Saturday, April 03, 2010

April Foolishness: This Blogger's Bracket — Then & Now

April Fools' Day has been extended through Monday, April 5, 2010, because the NCAA Men's Basketball National Champion will be the last one standing among Butler, Duke, Michigan State, and West Virginia. This intrepid bracketologist had none of the above in the Final Four, let alone the last team standing.

March Bracket

Click on the original March bracket to enlarge.

April BracketClick on the amended April bracket to enlarge.

If this is (fair & balanced) fiddling while the Land O'The Free & the Home O'The Brave is about to go up in flames, so be it.

[x NY Fishwrap]
Breaking Down The Bracket Pool
By The Quad (The NYT College Sports Blog)

About 40,000 brackets were submitted to the men’s bracket tournament, and users’ selections reveal the contrast between heavy favorites and underdogs. About 70 percent of brackets had Kansas in the Final Four, for example, while just over one percent put Butler there.


About 8 percent of brackets had Duke winning the national tournament, the lowest of all the No. 1 seeds. It was the only No. 1 seed to make the Final Four.

Most brackets (about 70 percent) had the Mountaineers winning in the Round of 16, but only 25 percent had them winning in the Round of 8, where Kentucky was better than a 2 to 1 favorite.

Seeded fifth, Michigan State was a heavy underdog to get past the Round of 16, where 93 percent of brackets predicted Kansas would be waiting. Less than 1 percent of brackets have Michigan State winning the national title.

Butler, the biggest surprise of the Final Four teams, was an underdog to even make it past the second round. Only 35 brackets (0.09 percent) picked the Bulldogs as the national champion.


The heavy favorite among brackets, Kansas was picked by almost 4 in 10 as the national champion. Their second round loss, to Northern Iowa, was predicted by only 177 users — less than one half of one percent of brackets.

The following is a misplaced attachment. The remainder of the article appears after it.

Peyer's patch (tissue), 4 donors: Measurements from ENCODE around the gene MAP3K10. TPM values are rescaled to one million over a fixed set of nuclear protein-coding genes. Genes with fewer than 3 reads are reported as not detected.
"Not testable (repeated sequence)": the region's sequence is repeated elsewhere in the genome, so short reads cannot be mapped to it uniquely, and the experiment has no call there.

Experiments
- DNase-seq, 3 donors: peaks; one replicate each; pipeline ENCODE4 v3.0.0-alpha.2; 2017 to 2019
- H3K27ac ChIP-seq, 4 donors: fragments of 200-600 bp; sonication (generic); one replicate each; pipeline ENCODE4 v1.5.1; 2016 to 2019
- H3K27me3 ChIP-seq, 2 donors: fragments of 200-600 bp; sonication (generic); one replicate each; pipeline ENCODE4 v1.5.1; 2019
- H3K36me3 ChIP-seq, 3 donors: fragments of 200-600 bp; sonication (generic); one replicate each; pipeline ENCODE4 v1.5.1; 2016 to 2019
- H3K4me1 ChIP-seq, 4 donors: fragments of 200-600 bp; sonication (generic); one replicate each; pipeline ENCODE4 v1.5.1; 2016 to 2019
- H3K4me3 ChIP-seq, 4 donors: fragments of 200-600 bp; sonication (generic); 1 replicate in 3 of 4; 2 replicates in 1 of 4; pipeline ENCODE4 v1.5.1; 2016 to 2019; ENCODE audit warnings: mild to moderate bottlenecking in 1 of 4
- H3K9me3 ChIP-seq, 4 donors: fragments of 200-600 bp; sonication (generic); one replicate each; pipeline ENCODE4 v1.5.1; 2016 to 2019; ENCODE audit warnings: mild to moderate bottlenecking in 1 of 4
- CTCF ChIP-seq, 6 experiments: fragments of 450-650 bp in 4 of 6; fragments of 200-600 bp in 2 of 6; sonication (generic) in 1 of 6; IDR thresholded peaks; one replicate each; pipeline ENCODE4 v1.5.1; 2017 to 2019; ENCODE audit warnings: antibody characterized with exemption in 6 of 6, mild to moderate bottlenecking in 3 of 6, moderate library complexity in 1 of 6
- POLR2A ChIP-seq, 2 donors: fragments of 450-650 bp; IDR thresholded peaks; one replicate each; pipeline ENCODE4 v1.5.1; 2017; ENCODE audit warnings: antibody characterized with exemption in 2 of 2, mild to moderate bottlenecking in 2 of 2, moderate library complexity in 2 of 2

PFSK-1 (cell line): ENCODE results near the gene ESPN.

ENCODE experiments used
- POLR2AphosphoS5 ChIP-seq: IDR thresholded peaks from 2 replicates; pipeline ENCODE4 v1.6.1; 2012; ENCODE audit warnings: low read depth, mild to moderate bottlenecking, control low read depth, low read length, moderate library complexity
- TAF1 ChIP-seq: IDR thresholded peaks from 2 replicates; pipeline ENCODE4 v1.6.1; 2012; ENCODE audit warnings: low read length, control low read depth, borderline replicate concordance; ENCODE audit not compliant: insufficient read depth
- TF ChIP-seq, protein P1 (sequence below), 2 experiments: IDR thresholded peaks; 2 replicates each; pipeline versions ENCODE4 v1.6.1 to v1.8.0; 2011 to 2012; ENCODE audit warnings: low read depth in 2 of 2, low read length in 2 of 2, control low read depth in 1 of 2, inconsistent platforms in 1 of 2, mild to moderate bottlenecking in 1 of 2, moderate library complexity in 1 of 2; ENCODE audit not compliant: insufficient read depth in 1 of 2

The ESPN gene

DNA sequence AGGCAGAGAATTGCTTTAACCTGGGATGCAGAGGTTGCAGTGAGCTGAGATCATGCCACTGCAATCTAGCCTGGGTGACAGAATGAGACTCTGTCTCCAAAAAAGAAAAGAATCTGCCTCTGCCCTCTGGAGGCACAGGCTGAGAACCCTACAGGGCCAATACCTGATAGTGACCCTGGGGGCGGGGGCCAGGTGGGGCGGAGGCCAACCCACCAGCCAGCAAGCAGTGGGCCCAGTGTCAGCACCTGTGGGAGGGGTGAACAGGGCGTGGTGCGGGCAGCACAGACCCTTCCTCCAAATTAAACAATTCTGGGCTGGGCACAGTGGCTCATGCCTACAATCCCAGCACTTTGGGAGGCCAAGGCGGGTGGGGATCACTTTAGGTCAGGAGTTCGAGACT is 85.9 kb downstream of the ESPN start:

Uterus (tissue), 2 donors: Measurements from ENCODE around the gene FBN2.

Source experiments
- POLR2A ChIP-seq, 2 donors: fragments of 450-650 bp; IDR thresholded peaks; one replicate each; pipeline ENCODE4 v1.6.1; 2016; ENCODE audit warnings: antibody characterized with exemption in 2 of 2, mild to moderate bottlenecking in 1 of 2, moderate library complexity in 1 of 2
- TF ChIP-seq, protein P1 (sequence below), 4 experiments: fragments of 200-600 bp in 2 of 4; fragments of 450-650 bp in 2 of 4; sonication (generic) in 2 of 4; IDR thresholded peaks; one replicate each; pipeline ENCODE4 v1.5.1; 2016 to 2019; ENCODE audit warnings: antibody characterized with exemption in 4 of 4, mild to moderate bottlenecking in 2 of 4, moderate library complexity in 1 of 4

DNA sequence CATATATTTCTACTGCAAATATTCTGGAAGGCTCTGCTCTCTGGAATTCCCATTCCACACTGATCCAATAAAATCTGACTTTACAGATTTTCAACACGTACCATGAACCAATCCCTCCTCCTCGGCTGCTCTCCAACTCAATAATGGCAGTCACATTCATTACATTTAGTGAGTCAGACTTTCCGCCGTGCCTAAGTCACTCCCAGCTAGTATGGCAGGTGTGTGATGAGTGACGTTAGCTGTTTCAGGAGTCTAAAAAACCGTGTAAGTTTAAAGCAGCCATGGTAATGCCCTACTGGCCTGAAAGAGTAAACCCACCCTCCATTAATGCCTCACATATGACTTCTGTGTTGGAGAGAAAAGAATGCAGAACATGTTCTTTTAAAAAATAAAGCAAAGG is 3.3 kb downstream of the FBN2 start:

About 60 percent of brackets put Kentucky in the Final Four, second only to Kansas. Ω

[About the Bloggers:

Pete Thamel is the national college sports reporter for The Times, where his primary responsibilities are college football and basketball. He is in his sixth season with The Times, witnessing everything from the Bush Push at Notre Dame to Ian Johnson's sideline engagement at the Fiesta Bowl to Mario Chalmers's long 3-pointer to give Kansas the national championship. Before joining The Times, Thamel covered college sports for, ESPN The Magazine, The Syracuse Post-Standard, and The Daily Orange. A native of Ware, MA, Thamel graduated from Syracuse University in 1999.

Thayer Evans is a contributor to The New York Times. Evans also writes for the Houston Chronicle as well as other newspapers and magazines. He played college basketball at Oklahoma Wesleyan University, an NAIA school in Bartlesville, OK.

Connor Ennis has been a staff editor in the sports department of The New York Times since November 2006. Before coming to The Times, he worked for The Associated Press, where he was a supervising editor on the national sports desk in New York. While with the AP, he covered the 2006 Winter Olympics in Turin, Italy, and the 2006 World Cup in Germany. A native of Dallas, PA, he graduated from Syracuse University in 2000.

Ray Glier is a freelance reporter who, in addition to The New York Times, contributes to USA Today, MSNBC, The Atlanta Business Chronicle, The Atlanta Journal-Constitution, Miami Herald, and, his favorite, Masters Athlete, a Chicago-based magazine for older athletes. Glier is a graduate of West Virginia University and his favorite part of being a freelancer is looking in the mirror in the morning and saying, “Hi, Boss.”]

Copyright © 2010 The New York Times Company

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Copyright © 2010 Sapper's (Fair & Balanced) Rants & Raves

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